Massillon’s Complete Team Effort Keeps Them Undefeated
Through eleven games this year the Tigers continue to be unblemished in the win-loss column. But from a statistics standpoint, it’s a bit strange. Normally, on an unbeaten team there are a small handful of players that make the biggest difference. A big-time passer, or a big-time runner, or a defender that literally takes over the game. But not on this team.
There is no 1,000-yard rusher. There is no 1,500-yard passer. And there is no one defender that makes most of the tackles. That’s because this Massillon team has outstanding players at every position on the field. Offensively, they spread the ball around several running backs and speedy receivers. And defensively, they play as a single unit, with each player responsible for a different facet during the game, with inevitably all of them making plays.
And it’s not like the schedule was favorable for this success. Massillon this year has faced one of the most difficult slates in their long history, with the likes of Valdosta, GA, Lakewood St. Edward, St. John’s College, DC, Middletown, DE, Austintown Fitch and Canton McKinley. And nine of their ten regular season opponents have qualified for the playoffs. In addition, Massillon’s 45.76 Harbin points is the highest amount in the history of the playoffs, regardless of division. Finally, all of the national rating services have the Tigers ranked in the Top 20.
Here’s a look at the performance statistics for this year, with some comparisons to prior years.
- Averages 40 points per game. This is the 18th time this has happened in Massillon history.
- Averages 410 yards per game, exceeded only by six other teams.
- Averages 7.6 yards per play, surpassed since the time of Paul Brown by only the 1959 team, which averaged 8.4 yards per play. That team finished first in both Ohio and the nation.
- Averages 16.8 yards per pass completion, the most since 1981.
Da’One Owens and Jalen Slaughter split time at quarterback throughout the first half of the season, until Slaughter suffered an injury. Since then, Owens has become the primary signal caller. He has an efficiency rating of 175.2, completing 79 of 129 passes (61%) for 1,232 yards and 15 touchdowns. Slaughter has an efficiency rating of 188.7, completing 34 of 60 passes (57%) for 685 yards and 9 touchdowns. Both are currently ranked all-time in the Top-5 for single-season pass efficiency.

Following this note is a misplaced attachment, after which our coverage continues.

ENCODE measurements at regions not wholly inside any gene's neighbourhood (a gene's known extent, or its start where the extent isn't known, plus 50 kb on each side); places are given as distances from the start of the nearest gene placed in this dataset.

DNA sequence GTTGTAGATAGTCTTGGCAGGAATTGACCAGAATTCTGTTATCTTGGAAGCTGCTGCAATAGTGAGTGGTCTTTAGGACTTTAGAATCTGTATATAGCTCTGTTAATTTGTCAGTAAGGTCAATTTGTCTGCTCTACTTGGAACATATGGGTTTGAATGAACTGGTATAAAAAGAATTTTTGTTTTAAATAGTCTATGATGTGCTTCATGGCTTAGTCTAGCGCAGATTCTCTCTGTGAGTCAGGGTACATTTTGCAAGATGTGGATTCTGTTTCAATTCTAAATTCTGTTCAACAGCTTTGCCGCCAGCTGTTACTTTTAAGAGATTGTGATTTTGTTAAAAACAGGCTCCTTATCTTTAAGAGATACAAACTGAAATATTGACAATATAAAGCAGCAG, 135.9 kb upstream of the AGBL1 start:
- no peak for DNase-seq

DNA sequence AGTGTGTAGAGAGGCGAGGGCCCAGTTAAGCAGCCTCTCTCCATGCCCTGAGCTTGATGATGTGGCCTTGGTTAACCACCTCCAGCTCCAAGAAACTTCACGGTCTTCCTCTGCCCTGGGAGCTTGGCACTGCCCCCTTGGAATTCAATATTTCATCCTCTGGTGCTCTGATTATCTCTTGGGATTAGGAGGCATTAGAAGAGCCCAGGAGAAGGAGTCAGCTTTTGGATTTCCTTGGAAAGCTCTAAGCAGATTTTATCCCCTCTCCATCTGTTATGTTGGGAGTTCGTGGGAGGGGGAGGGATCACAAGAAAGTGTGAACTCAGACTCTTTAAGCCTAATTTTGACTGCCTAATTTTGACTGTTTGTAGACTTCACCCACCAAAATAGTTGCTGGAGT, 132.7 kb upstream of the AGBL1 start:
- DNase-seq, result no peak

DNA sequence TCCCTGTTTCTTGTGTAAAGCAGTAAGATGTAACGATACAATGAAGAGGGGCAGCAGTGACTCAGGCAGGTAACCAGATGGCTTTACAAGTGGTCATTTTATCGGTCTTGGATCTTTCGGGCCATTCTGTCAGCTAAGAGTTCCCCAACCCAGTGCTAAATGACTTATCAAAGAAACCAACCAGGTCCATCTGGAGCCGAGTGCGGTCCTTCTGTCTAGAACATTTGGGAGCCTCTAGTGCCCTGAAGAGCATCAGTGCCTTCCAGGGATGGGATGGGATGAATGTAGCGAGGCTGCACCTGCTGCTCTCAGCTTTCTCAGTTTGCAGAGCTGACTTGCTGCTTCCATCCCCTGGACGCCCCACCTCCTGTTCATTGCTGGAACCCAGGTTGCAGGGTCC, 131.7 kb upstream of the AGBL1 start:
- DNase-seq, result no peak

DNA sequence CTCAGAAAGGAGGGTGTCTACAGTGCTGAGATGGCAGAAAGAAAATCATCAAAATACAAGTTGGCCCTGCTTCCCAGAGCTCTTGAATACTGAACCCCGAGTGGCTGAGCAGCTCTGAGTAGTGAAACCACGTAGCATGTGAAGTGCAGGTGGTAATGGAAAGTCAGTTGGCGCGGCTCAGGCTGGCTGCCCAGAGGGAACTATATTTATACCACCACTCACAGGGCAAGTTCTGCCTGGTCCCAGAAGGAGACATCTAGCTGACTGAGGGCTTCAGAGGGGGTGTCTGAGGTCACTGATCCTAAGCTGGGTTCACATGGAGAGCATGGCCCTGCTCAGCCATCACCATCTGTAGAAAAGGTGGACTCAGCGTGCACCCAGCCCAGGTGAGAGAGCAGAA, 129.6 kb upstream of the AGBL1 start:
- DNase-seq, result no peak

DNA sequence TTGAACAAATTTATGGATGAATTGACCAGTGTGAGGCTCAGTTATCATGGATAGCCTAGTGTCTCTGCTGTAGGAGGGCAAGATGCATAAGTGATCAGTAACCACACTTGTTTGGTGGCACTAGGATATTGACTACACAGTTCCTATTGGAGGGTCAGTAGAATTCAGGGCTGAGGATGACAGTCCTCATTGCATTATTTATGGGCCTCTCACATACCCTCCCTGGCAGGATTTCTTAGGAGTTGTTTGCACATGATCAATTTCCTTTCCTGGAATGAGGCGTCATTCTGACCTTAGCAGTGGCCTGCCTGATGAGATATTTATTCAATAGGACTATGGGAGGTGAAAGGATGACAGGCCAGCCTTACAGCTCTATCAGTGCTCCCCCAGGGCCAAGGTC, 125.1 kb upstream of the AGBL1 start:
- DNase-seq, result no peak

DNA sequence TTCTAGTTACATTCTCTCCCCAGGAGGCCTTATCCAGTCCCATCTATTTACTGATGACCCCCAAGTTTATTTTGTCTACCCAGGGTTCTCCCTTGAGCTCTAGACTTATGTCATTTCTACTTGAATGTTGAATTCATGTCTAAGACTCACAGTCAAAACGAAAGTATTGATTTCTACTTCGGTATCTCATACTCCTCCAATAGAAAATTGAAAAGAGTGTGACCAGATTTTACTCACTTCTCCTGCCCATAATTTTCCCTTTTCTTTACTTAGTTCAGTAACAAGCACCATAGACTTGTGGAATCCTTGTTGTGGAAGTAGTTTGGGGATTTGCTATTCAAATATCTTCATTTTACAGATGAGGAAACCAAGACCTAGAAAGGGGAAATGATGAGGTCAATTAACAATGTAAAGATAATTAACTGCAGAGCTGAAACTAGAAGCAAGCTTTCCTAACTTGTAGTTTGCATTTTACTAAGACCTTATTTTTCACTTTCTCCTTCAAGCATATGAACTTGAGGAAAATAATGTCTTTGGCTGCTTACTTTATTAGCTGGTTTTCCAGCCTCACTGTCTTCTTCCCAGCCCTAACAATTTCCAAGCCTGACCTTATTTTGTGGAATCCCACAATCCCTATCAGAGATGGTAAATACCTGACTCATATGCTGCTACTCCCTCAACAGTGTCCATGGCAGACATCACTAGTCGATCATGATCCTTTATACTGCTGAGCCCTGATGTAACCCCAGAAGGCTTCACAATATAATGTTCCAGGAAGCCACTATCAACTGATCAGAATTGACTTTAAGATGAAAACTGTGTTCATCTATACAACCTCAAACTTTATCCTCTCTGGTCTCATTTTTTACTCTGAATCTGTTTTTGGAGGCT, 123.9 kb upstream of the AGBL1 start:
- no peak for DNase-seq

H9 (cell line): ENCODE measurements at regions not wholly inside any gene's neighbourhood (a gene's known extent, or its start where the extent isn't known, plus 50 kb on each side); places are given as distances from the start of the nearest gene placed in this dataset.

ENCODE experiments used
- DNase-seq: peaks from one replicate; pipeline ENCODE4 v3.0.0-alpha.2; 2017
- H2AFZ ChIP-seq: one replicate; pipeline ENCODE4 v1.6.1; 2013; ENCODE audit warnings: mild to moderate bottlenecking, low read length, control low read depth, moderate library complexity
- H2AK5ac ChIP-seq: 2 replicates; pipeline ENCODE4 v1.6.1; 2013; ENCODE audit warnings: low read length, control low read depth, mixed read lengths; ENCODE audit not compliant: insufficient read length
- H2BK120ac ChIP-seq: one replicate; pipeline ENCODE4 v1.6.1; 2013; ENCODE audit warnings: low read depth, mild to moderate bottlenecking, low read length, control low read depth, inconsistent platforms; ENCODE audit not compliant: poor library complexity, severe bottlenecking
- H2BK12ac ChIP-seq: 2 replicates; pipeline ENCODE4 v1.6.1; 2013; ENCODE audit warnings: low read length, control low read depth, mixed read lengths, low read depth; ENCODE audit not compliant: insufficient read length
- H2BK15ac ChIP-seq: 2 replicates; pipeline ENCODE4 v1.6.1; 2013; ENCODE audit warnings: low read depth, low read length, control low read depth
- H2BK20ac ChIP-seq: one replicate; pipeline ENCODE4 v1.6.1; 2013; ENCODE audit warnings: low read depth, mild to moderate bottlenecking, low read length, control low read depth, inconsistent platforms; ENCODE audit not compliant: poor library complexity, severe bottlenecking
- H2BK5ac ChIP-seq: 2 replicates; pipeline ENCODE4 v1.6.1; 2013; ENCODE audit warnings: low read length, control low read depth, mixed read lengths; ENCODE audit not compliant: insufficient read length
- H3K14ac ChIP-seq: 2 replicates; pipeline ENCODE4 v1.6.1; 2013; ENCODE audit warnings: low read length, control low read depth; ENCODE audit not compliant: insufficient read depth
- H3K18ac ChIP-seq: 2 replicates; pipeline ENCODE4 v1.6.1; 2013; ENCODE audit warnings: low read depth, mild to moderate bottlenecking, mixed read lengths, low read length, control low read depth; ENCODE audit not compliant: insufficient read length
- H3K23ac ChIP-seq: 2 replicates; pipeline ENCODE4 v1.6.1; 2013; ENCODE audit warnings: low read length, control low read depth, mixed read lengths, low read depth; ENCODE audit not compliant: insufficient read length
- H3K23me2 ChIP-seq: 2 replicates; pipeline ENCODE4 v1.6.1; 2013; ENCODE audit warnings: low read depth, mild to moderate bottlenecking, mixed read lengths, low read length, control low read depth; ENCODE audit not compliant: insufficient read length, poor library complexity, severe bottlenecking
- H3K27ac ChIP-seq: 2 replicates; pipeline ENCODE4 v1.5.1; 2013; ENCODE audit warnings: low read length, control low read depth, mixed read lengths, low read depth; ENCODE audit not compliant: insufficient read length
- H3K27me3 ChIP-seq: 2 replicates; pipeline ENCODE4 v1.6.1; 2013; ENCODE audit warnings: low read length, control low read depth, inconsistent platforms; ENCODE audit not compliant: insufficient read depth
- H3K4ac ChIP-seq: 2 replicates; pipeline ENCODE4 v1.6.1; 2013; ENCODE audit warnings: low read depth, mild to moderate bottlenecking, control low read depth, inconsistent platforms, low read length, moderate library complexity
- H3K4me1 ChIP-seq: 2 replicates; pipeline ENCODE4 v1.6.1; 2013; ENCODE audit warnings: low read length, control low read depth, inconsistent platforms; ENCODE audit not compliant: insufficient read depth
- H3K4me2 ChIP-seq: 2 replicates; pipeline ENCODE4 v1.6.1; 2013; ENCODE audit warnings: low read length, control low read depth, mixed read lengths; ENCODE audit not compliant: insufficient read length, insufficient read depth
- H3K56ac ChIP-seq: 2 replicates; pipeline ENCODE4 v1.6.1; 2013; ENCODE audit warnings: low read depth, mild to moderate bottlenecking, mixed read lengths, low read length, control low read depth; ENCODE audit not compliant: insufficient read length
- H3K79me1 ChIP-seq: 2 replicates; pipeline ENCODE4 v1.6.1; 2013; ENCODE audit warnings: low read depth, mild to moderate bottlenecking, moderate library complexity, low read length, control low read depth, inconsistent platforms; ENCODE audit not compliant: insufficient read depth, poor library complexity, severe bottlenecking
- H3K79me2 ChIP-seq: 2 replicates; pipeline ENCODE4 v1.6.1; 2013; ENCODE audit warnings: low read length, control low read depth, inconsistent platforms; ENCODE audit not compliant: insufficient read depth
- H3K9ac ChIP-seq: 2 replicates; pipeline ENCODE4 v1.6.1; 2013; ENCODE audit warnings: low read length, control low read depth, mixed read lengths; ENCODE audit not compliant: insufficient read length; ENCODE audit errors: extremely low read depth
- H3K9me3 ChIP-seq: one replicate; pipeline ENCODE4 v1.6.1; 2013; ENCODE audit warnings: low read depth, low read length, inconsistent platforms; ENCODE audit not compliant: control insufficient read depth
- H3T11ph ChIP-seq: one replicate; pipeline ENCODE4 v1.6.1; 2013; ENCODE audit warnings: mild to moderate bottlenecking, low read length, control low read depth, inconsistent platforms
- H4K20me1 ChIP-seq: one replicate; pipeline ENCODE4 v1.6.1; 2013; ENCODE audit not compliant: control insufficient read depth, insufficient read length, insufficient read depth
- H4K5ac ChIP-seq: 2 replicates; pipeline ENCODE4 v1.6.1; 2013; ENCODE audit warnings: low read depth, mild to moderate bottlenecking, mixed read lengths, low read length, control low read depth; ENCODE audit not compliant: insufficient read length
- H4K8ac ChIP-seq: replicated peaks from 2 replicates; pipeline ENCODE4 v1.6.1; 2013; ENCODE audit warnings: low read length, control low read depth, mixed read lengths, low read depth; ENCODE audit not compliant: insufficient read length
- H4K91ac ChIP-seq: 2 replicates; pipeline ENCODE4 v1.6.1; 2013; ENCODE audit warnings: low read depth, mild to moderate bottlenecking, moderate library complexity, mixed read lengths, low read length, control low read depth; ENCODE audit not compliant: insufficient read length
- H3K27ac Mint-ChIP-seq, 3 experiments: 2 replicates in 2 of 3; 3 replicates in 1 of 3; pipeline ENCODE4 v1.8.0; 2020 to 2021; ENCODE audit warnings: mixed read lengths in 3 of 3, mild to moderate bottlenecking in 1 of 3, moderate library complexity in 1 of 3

The Tigers have most often used four wide receivers who all possess great speed and good hands. The group is led by Braylyn Toles, who has 33 receptions for 471 yards and 7 touchdowns, and Jacques Carter, who has 32 receptions for 709 yards and 7 touchdowns. Kyler Wiggins, last year’s leading receiver, has 13 catches for 152 yards and 2 touchdowns and Emy Louis Jr. has 12 catches for 273 yards and 5 touchdowns. Carter and Louis are the best deep threats, averaging over 22 yards per reception. On occasion, fullback Deangelo Zimmerman will be on the receiving end of a pass. He has one touchdown to his credit.
Owens has also rushed 87 times for 828 yards (9.5 ave.) and 10 touchdowns. Ja’Meir Gamble has rushed 84 times for 566 yards (6.7 ave.) and 3 touchdowns and Peyton Mitchell has rushed 56 times for 383 yards (6.8 ave.) and 1 touchdown. Dorian Pringle, inserted in short yardage situations, has rushed 50 times for 246 yards (4.9 ave.) and 14 touchdowns. He is also the team’s leading scorer with 84 points.
But all of this couldn’t be done without a stellar line. This group includes Jaezen Lewis (6’-6”, 400) and Nolan Davenport (6’-6”, 245) at tackle, Sam Snodgrass (6’-2”, 285) and Mike Looney (6’-0”, 245) at guard and Brady Jones (6’-3”, 245) at center. Gavin Kappes (5’-11”, 260) also sees significant time on the line.
The Tigers are converting first downs 86% of the time, which is the best mark in over 60 years.
- Gives up an average of 8 points per game, the fewest since 1986.
- Gives up an average of 1.6 yard per rushing attempt, the fewest since 1979.
- The first unit has surrendered just one rushing touchdown (on a 5-yard drive).
- Has held 8 of 11 opponent to under 100 yards rushing.
- Has forced 65 punts, nearly six per game.
What makes this unit so good is the front seven, which has been simply dominant against the run. The three down linemen include Mike Wright Jr.(5’-10″, 280), Malachi Card (6’-2”, 195) and North Carolina State bound Chase Bond (6’-4”, 255). These three very talented players control the middle and force double teams from opposing offensive lineman, which leaves the linebackers free to do their job. Many teams have tried then to test the outside, but this group has been the best seen in awhile in setting the edge and funneling running backs toward the inside linebackers. The linebacking group includes Dorian Pringle and Cody Fair on the inside and Maverick Clark and Vito McConnell on the outside. Help is also provided by a speedy secondary that includes Zach Liebler and Adonis Marshall at cornerback and Ryan Page and Tyler Hackenbracht at safety.
Pringle has 49.5 tackle points, 8.0 sacks and 21.5 tackles-for-loss. Right behind is Fair, who has 44.0 tackle points, 4.0 sacks and 12.0 tackles-for-loss. Page has 27.5 tackle points and cornerback Marshall has 26.0 tackle points. Marshall also has three pass interceptions. Wright has 6.5 sacks and 9.0 tackles-for-loss, Card has 4.5 TFLs, Bond has 4.0 TFLs and McConnel has 4.0 TFLs.
Opponents are converting first downs just 57% of the time, which is the best mark in the last twenty years.
The kicking game is manned primarily by Vinny Keller, who has converted 33 of 35 extra points. Also kicking is Mateo Herrera, who has made all 22 of his PAT attempts. Hackenbracht handles the punting shores, averaging 30.1 yards per attempt. Of course, the Tigers have punted only 23 times this year.